Table 1. Summary of published literature that assessed the effect of trace metals on the growth and toxin production of freshwater cyanobacteria. Y, limitation was observed for this element; C, colimitation with N and/or P was observed; N, no limitation was observed; T+, addition of element had a positive effect on cyanotoxin production; T, limitation of nutrient increased toxin production; T±, no effect.
CultureMicrocystis aeruginosa T Alexova et al. [68] (2011)
CultureMicrocystis aeruginosa T+ Amé and Wunderlin [132] (2005)
CultureAnabaena spp. C Attridge and Rowell [133] (1997)
Canadian Shield lakesPico-cyanobacteria C Auclair [134] (1995)
Torrão reservoirMicrocystis aeruginosaNNNN NNBaptista et al. [7] (2014)
CultureAnacystis sp. Y Cheniae and Martin [135] (1967)
Lake Tanganyika, East AfricaPico-cyanobacteria Y, C de Wever et al. [64] (2008)
Lake Waihola, New ZealandAnabaena flos-aquaeY Y N Y Y Downs et al. [35] (2008)
Lake Mahinerangi, New Zealand NNNN N
CultureMicrocystis aeruginosa Y Fujii et al. [70] (2016)
CultureNostoc sp. C Glass et al. [71] (2010)
CultureMicrocystis aeruginosa Gouvêa et al. [108] (2008)
CulturePhormidium autumnale Y, T±Y, T± Harland et al. [72] (2013)
Lake Erken, SwedenGloeotrichia echinulate C Hyenstrand et al. [136] (2001)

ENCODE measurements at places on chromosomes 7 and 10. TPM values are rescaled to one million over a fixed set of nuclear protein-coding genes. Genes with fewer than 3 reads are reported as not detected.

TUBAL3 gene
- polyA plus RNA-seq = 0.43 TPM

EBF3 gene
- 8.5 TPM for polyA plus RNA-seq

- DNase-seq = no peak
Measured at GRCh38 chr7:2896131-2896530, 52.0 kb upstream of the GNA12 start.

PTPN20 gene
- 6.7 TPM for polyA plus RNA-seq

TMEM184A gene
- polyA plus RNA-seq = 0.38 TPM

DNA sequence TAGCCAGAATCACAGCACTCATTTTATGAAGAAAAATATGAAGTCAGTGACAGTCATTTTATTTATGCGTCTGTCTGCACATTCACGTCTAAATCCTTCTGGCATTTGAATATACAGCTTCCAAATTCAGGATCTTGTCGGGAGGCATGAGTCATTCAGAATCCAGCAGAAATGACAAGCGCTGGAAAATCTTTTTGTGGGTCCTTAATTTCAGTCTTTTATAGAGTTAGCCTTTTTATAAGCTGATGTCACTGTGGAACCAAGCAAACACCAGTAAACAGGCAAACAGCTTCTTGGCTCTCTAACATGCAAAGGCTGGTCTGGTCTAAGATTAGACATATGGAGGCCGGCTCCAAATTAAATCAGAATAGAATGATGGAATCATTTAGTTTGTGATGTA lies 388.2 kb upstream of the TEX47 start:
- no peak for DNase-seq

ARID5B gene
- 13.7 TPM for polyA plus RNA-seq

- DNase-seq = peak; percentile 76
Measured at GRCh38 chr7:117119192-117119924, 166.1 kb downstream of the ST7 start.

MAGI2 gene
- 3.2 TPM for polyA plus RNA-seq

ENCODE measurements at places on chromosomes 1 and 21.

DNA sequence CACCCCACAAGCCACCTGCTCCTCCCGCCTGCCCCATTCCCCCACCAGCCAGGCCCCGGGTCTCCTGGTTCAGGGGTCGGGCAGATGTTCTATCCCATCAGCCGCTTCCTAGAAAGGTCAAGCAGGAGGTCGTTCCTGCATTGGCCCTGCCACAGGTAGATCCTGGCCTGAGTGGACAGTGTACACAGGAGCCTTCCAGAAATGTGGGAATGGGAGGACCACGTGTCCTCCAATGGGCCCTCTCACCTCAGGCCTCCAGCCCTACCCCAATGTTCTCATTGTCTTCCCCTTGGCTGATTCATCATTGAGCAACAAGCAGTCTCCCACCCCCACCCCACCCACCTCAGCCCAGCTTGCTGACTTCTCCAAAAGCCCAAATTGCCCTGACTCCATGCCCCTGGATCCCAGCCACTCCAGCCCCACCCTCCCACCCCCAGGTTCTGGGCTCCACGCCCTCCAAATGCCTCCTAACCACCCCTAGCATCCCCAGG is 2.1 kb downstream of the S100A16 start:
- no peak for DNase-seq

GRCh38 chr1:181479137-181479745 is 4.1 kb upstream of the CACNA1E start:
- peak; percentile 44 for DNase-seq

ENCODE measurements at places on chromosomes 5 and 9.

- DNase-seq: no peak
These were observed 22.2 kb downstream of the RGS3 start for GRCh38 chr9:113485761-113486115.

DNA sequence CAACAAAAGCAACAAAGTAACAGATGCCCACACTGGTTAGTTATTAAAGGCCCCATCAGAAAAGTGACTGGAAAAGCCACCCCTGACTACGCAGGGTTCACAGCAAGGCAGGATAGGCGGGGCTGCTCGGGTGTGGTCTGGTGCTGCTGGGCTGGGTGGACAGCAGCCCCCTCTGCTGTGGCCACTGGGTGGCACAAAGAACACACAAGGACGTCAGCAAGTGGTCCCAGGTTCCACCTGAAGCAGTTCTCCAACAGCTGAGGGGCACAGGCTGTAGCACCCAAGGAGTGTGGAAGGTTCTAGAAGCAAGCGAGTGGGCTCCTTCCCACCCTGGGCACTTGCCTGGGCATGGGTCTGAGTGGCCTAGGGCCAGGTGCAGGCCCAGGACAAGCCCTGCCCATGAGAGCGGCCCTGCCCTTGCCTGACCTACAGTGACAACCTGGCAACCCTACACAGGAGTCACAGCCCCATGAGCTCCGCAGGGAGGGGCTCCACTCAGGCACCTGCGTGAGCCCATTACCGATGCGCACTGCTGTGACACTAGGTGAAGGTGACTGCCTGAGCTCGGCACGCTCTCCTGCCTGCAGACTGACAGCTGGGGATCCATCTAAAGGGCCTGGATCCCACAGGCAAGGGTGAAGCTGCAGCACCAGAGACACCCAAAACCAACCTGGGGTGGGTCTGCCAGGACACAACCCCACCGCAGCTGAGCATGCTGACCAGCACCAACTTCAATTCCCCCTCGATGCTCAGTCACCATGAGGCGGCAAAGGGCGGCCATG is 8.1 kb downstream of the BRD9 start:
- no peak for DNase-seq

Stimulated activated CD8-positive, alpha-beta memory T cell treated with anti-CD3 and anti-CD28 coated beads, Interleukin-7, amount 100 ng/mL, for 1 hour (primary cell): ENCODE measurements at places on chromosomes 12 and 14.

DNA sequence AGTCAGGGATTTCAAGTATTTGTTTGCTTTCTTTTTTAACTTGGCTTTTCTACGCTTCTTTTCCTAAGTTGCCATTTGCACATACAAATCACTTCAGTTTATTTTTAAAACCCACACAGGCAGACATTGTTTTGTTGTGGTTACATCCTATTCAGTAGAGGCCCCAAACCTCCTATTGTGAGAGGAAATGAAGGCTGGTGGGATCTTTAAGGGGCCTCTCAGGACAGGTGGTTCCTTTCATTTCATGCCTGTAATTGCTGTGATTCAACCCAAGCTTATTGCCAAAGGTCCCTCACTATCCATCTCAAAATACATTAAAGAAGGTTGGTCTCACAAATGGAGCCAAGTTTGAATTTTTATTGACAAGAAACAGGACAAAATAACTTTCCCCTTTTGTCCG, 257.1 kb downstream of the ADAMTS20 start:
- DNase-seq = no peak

Lake Erken, SwedenGloeotrichia echinulate C NKarlsson-Elfgren et al. [137] (2005)
CultureMicrocystis novacekii Y, T+ Li et al. [78] (2009)
CultureMicrocystis aeruginosa N, T±Y, TN, T± Y, T± Lukac and Aegerter [109] (1993)
Lake 227, Experimental Lakes AreaAphanizomenon schindlerii Y Molot et al. [81] (2010)
Anabaena flos-aquae, Synechococcus Y
CultureAnacystis nidulans Y N Peschek [138] (1979)
CultureMicrocystis aeruginosa N Y, T+ Polyak et al. [86] (2013)
CultureSynechocystis Y Salomon and Keren [105] (2011)
CultureMicrocystis aeruginosa T Sevilla et al. [82] (2008)
Laurentian Great LakesTotal cyanophyta C Sorichetti et al. [139] (2014)
CultureAnabaena oscillarioides C ter Steeg et al. [91] (1986)
CultureMicrocystis aeruginosa T+ Utkilen and Gjolme [106] (1995)
Clear Lake, CaliforniaAphanizomenon flos-aquae C Wurtsbaugh and Horne [140] (1983)
CultureMicrocystis aeruginosa Y, T Yeung et al. [107] (2016)
Lake Taihu, ChinaTotal cyanophyta N Y, C Y, C N N Zhang et al. [37] (2019)
Microcystis aeruginosaNY, CCNN